Today’s dystopian novels seem less preoccupied with onerous political systems than with digital technology, the silvery glow of iPhone screens inoculating us against ineradicable reality of the grimy un-virtual kind. There will be an estimated 10.9 billion people on Earth by 2100.
Some will live in glass towers where retina-tracking sensors will adjust the ambient temperature and bedside DNA readers will sound a gentle alarm if your TP53 tumor suppressor gene suddenly goes astray; many will live in crowded slums, much as they do today in Bombay and Lagos and Los Angeles.
They will drink the same dirty water the poor have always drunk. The Great Pacific Garbage Patch will grow, as will the hole in the ozone layer. Some of us will exercise by swallowing a pill. Armies will clash, maybe with guns, maybe with sonic cannons. And so we will hurtle into the future.
It’s no surprise that three of our finest novelists - Margaret Atwood, Chang-rae Lee and David Eggers - have recently published dystopian novels that warn against a world pulled apart into pockets of techno-luxury and vast expanses of old-fashioned, unalloyed misery.
We published an extensive Q&A with master-producer Rick Rubin in this week’s issue of Newsweek. It’s pretty much a must-read for any music fans out there, as his influence ranges from the Beastie Boys’ License to Ill to Johnny Cash’s American series to Kanye’s Yeezus. No long read about music is complete, however, without the music itself. So here’s an accompanying Spotify playlist to listen along while you read!
This week’s cover story—Kill Zone—says gun control isn’t about rights in America’s cities. It’s about survival.
SUMMER IS the killing season in American cities. The temperature rises and, yes, tempers do, too. And many young men who might have been in school are out in the streets taunting, hunting, and shooting at each other. Collateral carnage like the slaughter of Tyquran’s mother is inevitable, and for many innocents it’s inescapable in neighborhoods where young guys spray bullets. In Los Angeles County, with an estimated 450 gangs that have 45,000 members, about half the murders are gang related. Young men get shot again and again, and those who survive show a calm pride when they’re wheeled into the trauma units. As a wide-eyed British correspondent reported last week, the doctors call them “frequent fliers.” In Chicago, gang and gun violence is endemic, with 12 shootings last weekend and one death. And in New York, although the murder rate is much lower than the other cities, in the rougher parts of town that’s no guarantee of immunity. Between Friday and Sunday the first weekend in June, 26 people were shot and seven of them killed.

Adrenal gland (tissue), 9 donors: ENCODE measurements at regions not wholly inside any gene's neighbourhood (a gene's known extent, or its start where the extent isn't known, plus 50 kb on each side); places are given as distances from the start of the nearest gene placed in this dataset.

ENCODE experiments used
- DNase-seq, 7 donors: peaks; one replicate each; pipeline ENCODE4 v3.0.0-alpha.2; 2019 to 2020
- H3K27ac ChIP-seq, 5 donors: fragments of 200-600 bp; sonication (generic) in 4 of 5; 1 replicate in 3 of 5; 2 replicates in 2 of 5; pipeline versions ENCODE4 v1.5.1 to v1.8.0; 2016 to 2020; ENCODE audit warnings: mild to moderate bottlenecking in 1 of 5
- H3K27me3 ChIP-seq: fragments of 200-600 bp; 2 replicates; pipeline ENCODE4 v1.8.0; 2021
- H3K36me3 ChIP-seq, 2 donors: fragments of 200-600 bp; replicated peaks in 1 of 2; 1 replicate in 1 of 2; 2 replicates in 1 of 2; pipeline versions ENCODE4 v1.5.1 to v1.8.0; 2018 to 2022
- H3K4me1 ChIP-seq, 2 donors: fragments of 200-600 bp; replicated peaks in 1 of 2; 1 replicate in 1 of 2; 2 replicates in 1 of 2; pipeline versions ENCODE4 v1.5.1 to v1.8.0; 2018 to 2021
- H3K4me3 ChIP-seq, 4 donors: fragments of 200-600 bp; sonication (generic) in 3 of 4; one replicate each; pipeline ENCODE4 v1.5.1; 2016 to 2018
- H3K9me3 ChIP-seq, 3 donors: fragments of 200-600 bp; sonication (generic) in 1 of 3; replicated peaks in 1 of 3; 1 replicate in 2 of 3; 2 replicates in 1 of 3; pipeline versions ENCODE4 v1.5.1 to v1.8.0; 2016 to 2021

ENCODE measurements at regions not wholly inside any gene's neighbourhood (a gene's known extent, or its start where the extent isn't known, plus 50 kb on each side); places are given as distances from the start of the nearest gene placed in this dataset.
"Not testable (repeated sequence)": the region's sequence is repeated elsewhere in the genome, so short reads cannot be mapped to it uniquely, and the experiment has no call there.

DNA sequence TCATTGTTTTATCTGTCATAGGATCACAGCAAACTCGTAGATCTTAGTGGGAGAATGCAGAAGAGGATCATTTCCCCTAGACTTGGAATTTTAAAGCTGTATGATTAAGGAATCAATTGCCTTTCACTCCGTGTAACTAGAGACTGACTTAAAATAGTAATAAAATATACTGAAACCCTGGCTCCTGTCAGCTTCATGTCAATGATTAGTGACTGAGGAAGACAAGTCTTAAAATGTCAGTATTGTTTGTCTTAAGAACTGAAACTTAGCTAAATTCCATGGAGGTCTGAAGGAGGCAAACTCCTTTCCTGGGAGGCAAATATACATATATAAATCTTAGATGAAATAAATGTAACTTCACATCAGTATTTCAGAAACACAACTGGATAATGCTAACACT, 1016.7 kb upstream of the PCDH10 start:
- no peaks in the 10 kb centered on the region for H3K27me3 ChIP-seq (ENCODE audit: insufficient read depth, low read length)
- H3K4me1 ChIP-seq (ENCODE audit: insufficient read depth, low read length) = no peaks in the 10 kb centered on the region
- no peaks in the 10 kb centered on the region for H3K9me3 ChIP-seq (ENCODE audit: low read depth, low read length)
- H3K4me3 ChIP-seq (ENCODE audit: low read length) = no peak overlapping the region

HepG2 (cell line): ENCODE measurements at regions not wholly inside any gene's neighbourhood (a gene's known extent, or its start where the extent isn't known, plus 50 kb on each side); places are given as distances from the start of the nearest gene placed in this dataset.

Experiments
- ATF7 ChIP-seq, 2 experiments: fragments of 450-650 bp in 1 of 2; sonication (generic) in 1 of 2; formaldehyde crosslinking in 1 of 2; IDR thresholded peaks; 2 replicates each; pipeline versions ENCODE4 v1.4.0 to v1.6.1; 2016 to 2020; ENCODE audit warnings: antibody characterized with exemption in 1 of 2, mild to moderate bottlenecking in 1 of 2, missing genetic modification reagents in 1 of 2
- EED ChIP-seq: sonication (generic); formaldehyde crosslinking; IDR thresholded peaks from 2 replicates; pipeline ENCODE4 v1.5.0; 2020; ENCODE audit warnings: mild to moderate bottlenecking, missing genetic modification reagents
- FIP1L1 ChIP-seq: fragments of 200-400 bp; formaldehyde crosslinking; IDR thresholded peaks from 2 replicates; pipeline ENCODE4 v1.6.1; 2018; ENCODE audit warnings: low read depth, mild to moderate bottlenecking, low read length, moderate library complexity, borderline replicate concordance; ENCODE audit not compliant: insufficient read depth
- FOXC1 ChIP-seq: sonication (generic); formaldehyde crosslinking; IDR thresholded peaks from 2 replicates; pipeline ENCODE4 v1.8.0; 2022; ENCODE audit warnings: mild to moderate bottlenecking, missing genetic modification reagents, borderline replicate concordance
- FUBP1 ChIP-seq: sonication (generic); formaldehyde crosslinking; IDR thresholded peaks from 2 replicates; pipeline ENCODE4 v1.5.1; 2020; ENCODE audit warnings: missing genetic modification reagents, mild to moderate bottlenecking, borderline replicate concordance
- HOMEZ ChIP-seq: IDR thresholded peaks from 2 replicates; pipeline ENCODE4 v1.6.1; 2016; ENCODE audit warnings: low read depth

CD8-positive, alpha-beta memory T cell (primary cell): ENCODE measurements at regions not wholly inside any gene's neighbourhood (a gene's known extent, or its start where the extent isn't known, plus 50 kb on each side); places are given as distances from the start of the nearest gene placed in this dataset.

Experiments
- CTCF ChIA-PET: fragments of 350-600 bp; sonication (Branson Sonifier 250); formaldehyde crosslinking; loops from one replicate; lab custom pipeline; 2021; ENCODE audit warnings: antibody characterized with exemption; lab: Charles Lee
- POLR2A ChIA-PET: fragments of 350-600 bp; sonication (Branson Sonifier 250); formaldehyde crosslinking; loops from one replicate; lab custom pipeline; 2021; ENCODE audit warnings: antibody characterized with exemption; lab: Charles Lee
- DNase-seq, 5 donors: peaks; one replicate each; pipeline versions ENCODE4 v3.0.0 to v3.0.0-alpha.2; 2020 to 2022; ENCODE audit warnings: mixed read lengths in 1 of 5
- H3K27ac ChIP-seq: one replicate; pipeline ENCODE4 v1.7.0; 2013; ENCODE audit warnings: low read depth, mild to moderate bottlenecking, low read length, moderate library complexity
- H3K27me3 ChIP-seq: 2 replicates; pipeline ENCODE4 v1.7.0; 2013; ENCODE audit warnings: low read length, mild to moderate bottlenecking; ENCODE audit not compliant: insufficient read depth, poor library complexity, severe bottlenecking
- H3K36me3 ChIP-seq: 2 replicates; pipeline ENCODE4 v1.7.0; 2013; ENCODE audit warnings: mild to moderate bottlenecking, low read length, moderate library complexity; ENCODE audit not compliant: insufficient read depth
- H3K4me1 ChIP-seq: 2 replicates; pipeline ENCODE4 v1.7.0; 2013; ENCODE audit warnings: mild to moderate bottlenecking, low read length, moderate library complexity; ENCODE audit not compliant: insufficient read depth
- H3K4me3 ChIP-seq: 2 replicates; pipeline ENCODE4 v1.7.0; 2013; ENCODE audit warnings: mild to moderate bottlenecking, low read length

Over the last few months I’ve spent time with the New York Police Department and alone in parts of the city where guns are a way of life, but not in the way that pro-gun-rights partisans usually mean. I met kids like Tyquran and cops like Deputy Chief Theresa Shortell, head of the department’s fast-growing gangs division. And something that ought to be obvious kept hitting me. The embattled streets of the city and the gunland of the heartland are wildly different places, and the failure to understand that difference, and overcome it, is the great American tragedy of our time.